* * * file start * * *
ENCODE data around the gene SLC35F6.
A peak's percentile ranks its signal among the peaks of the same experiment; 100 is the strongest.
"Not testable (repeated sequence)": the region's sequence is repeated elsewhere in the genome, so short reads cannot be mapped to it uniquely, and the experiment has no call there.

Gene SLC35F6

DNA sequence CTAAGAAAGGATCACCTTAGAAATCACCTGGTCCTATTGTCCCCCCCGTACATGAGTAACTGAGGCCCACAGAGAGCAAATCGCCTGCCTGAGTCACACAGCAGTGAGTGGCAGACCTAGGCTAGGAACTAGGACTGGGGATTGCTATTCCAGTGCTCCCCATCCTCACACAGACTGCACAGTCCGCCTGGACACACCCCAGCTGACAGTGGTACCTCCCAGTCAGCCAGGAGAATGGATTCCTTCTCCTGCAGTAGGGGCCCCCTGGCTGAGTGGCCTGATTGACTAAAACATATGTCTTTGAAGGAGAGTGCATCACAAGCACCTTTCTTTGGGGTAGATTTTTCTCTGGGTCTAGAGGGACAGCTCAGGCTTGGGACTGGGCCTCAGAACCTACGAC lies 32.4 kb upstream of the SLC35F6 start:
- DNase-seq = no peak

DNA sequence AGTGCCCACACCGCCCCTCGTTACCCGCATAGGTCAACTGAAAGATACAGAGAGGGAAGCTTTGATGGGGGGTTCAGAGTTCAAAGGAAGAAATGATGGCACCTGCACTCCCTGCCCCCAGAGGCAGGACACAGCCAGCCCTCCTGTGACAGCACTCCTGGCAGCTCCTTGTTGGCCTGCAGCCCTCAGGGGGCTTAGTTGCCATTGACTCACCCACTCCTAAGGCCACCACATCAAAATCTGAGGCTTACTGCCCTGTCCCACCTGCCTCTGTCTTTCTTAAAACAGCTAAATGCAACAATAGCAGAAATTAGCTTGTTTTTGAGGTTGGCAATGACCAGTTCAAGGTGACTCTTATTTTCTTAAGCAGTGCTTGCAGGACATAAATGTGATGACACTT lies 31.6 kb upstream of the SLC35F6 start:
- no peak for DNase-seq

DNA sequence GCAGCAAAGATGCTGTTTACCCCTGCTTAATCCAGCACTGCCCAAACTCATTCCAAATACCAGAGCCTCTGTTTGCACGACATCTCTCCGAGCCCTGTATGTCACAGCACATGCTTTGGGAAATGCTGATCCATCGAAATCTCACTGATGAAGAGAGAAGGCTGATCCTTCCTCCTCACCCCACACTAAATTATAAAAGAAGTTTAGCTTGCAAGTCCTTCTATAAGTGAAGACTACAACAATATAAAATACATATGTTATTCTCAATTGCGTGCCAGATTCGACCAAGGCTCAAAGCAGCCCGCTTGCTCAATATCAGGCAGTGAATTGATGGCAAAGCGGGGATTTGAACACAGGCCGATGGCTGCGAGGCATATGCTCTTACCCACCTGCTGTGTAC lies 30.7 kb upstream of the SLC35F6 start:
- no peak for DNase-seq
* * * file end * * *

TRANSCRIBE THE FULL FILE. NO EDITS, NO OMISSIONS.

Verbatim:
ENCODE data around the gene SLC35F6.
A peak's percentile ranks its signal among the peaks of the same experiment; 100 is the strongest.
"Not testable (repeated sequence)": the region's sequence is repeated elsewhere in the genome, so short reads cannot be mapped to it uniquely, and the experiment has no call there.

Gene SLC35F6

DNA sequence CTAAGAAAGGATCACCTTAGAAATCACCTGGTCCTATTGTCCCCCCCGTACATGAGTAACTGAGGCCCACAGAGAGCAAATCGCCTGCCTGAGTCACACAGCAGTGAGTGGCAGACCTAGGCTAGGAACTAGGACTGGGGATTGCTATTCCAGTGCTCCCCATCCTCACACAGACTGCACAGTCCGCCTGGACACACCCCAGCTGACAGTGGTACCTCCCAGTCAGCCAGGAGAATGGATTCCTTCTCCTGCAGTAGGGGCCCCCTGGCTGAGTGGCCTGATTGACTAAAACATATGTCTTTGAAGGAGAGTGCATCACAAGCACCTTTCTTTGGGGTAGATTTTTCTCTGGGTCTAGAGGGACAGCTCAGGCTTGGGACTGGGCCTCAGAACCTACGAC lies 32.4 kb upstream of the SLC35F6 start:
- DNase-seq = no peak

DNA sequence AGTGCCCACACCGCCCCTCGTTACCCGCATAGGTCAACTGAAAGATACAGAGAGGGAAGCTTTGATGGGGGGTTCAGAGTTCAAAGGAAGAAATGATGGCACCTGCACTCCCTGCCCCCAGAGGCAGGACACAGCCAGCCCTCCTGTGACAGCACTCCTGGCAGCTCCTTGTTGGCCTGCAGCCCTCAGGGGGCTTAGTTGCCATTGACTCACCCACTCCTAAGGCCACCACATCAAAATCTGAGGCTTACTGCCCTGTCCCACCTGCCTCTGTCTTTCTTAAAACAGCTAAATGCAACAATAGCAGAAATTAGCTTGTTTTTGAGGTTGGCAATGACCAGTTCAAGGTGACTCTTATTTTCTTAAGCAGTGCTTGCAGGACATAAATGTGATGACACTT lies 31.6 kb upstream of the SLC35F6 start:
- no peak for DNase-seq

DNA sequence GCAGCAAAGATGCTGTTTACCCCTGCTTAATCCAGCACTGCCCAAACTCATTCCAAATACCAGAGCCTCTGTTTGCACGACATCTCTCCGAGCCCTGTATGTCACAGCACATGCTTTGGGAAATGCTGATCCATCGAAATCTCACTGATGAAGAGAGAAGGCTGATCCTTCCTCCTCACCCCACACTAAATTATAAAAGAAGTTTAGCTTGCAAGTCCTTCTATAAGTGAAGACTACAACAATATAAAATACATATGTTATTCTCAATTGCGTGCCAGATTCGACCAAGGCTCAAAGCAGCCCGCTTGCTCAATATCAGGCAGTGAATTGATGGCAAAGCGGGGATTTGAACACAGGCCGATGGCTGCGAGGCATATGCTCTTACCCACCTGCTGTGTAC lies 30.7 kb upstream of the SLC35F6 start:
- no peak for DNase-seq